The WaPo reports that White House Chief florist Nancy Clarke is retiring, after 31 years. The WaPo’s most interested in the change this may bring to the style of flower arrangements in the White House–rather than oversized balls of flowers, we may get leaner, more contemporary arrangements.
But observers note her departure allows the Obamas to try some new things.
"Basically what we’re looking at is less is more," said Robin Sutliff of Georgetown’s Ultra Violet Flowers. ‘There are all kinds of ideas for being more progressive."
"When I see flowers at the White House, they all seem to be these big round balls," said Allan Woods, a favorite florist of D.C. decorators. "They’re very stiff and formal. The flower look could become looser and more contemporary. It would be fun to see them do more edgy arrangements. On the other hand, it is the White House."
But I’m more interested in the one thing that, Clarke says, has changed the most during her tenure at the White House: the globalization of flower production.
The biggest change? Thirty years ago, the florists were limited to locally grown, seasonal blooms until they started flying in fresh flowers from around the globe. "The whole world opened up," she said.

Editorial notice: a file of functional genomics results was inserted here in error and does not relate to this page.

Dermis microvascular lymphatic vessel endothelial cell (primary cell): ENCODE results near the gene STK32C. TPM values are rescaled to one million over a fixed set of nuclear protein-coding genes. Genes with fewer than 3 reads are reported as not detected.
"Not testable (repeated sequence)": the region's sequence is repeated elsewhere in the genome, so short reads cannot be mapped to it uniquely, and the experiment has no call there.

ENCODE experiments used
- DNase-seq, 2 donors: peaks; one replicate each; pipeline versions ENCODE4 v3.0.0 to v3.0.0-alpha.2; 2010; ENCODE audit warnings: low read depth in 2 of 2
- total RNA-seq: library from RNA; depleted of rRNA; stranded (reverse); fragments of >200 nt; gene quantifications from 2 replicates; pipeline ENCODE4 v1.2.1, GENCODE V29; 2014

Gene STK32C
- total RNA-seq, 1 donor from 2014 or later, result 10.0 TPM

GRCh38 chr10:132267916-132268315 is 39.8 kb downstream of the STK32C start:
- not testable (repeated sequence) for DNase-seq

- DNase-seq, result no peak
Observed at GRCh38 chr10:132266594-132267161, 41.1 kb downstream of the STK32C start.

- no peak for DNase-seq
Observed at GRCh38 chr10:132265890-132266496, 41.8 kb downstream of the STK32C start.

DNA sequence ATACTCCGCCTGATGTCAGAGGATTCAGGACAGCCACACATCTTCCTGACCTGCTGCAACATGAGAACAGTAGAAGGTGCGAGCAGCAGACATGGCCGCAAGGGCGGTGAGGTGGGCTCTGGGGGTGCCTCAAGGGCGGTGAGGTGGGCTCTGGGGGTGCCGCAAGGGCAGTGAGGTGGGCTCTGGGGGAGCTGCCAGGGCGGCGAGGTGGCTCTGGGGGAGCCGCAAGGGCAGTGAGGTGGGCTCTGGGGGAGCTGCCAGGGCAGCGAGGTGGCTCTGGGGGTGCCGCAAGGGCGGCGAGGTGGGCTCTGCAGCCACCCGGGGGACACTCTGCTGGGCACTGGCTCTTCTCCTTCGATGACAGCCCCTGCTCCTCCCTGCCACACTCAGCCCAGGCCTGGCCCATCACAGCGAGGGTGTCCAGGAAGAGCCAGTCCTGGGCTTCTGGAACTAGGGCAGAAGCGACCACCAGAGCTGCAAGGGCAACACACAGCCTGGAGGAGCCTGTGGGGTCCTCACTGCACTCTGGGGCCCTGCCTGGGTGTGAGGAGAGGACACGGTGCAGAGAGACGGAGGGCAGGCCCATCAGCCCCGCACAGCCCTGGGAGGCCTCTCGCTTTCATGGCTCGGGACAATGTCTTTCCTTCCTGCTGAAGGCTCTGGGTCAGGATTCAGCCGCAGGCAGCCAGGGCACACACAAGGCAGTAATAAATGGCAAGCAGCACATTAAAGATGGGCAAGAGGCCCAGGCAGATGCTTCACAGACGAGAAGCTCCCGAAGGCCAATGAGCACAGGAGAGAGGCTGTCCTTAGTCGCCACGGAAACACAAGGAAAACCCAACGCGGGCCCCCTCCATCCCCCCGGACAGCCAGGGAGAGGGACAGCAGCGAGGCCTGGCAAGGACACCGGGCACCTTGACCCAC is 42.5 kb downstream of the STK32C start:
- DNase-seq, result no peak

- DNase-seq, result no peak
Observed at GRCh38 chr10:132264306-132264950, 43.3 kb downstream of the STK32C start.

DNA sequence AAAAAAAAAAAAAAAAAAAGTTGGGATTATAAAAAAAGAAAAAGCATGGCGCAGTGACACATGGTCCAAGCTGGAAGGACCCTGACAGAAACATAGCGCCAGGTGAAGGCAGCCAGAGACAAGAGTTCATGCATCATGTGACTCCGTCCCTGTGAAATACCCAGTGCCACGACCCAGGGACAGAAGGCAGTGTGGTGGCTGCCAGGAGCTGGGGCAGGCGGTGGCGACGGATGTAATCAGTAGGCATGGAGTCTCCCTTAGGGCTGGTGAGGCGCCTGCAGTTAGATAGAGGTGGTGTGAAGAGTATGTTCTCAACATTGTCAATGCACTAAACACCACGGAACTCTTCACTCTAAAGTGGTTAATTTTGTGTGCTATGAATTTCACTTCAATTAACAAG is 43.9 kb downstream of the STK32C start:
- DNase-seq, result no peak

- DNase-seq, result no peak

Yes, the whole world opened up. And with it much needed trade for developing countries, along with some absolutely horrible conditions for the workers in those countries. Most notably, Colombia, which has grown to become the world’s second-biggest flower exporter (after the Netherlands). Over that time, workers have been fighting for some protection from some of the abuse–exposure to toxic pesticides, insecure working conditions, and repetitive work injuries. This video, Poisoned Flowers, portrays both the problem and the progress–largely in response to European pressure–towards certifying some of the flowers based on the work conditions used in production.
Michelle Obama set a great example by starting an organic White House garden. This is another area where she can make a statement (particularly against the background of ongoing discussions of a Colombian trade pact): pick a new edgier florist. But also pick one who will use only flowers that are certified to have been grown and processed under conditions that are safe for the workers.